Politics

A guide to taking the perfect ballot selfie this New Hampshire primary

“Taking a ballot selfie is really part of a core democratic process, adapted to modern life, modern technology.’’

New Hampshire voters can freely photograph their ballots this year. Nathaniel Brooks / NYT

Do you love politics and taking photos of yourself? If you live in New Hampshire, you’re in luck.

New Hampshire’s first-in-the-nation primary is the first statewide election since a federal judge struck down a state law that had banned social media postings of photos of marked ballots.

That means social media posts from the Granite State will likely feature a few “ballot selfies,’’ with voters proudly showing off their completed ballots.

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Given New Hampshire’s early primary election and the ubiquity of camera phones and selfies, it’s fair to say this will be the most selfie-friendly presidential vote in American history.

“Taking a ballot selfie is really part of a core democratic process, adapted to modern life, modern technology,’’ said Brandon Ross.

He would know. Ross was one of the plaintiffs in an ACLU of New Hampshire lawsuit that challenged the constitutionality of the anti-ballot photo law. The law had been enacted in the 1970s as an attempt to deter vote-selling. If voters could take a photo of their completed ballot, the reasoning went, they could prove that they had voted a certain way to someone offering money.

In 2014, the law was updated to explicitly ban the posting of digital images on social media, spurring Ross’s lawsuit.

“Now, this is a free speech issue,’’ he said. “[It’s] pure prior restraint on free speech.’’

Last August, the U.S. District Court agreed and ruled that the law was unconstitutionally broad. The state has appealed, but the case hasn’t been resolved, making ballot selfies effectively legal for now.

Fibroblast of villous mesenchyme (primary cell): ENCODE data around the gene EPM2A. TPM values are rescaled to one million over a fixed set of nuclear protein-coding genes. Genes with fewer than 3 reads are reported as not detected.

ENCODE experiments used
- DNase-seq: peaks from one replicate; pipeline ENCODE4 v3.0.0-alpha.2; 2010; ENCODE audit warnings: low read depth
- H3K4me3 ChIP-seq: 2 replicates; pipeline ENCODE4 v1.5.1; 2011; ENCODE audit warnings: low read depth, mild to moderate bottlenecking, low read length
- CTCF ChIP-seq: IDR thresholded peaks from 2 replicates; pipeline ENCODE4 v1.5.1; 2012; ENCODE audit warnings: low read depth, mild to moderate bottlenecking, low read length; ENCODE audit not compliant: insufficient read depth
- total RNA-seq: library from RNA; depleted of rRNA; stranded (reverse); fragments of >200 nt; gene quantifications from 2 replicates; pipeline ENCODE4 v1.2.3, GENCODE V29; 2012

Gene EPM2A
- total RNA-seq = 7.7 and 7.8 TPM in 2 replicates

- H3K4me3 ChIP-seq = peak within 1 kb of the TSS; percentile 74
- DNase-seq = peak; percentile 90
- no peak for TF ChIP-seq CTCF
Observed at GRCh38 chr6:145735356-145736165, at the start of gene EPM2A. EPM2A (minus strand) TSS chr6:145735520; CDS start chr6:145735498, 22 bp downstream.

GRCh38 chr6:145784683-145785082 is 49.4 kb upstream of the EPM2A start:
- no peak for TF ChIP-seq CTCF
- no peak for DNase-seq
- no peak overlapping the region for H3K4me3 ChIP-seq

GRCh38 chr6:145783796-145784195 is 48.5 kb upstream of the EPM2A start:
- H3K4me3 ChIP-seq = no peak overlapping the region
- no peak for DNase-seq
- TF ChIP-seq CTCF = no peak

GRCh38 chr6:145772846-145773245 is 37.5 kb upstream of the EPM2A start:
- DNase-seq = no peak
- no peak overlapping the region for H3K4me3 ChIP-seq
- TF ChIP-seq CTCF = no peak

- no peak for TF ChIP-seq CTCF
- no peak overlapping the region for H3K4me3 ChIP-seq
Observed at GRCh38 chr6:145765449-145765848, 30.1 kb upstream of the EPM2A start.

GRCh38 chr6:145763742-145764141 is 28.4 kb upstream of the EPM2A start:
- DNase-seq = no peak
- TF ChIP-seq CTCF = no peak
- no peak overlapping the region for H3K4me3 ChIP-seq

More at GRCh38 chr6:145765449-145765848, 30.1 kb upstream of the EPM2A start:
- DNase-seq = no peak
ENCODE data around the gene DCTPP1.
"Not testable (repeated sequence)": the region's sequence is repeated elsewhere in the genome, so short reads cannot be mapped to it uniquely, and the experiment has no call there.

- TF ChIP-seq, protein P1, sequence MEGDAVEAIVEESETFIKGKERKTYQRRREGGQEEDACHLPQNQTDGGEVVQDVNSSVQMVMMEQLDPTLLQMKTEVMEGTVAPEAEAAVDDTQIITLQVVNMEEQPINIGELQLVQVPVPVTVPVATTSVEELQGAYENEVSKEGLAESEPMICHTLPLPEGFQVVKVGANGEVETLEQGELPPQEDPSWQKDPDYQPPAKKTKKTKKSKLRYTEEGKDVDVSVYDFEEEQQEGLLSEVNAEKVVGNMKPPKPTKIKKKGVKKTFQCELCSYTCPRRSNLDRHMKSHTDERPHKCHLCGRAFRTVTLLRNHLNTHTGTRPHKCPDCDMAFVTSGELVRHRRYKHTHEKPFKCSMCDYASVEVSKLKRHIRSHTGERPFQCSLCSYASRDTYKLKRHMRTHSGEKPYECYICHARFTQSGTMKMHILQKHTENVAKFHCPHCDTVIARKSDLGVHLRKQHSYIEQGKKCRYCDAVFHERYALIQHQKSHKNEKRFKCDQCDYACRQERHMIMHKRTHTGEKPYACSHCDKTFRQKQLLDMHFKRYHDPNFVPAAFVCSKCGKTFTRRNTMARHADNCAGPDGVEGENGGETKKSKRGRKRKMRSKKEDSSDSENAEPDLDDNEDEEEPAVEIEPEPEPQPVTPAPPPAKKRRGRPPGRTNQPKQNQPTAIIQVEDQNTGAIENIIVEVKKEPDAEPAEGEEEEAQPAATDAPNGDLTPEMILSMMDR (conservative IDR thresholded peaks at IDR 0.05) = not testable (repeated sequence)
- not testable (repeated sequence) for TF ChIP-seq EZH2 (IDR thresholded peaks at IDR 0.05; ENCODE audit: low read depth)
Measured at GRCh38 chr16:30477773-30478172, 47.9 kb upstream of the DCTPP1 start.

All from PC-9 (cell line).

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“This is an important case because it deals with how we address political speech in the 21st century using technology,’’ said Gilles Bssonnette, legal director of ACLU of New Hampshire. “We need to respect and value these new forms of communication, and ensure that the first amendment has relevance.’’

That doesn’t mean all, or even most, ballot selfies will be particularly good or interesting photos. So to improve your photo-taking abilities, we reached out to Boston-based portrait and event photographer Christopher Huang to get some tips on perfecting that ballot booth pic.

For a classic selfie, try pointing your face—chin up—towards a light source, he said. If the voting booth has dreary lighting, a black and white filter might help. A low close-up photo of the names on the ballot could also look cool, he said.

And even if your photos aren’t professional quality, they’re important to democracy, Huang said.

“It’s important to put some social pressure on your peers, on your fellow American citizens to go out and vote,’’ Huang said. “Not enough people vote in this country.’’

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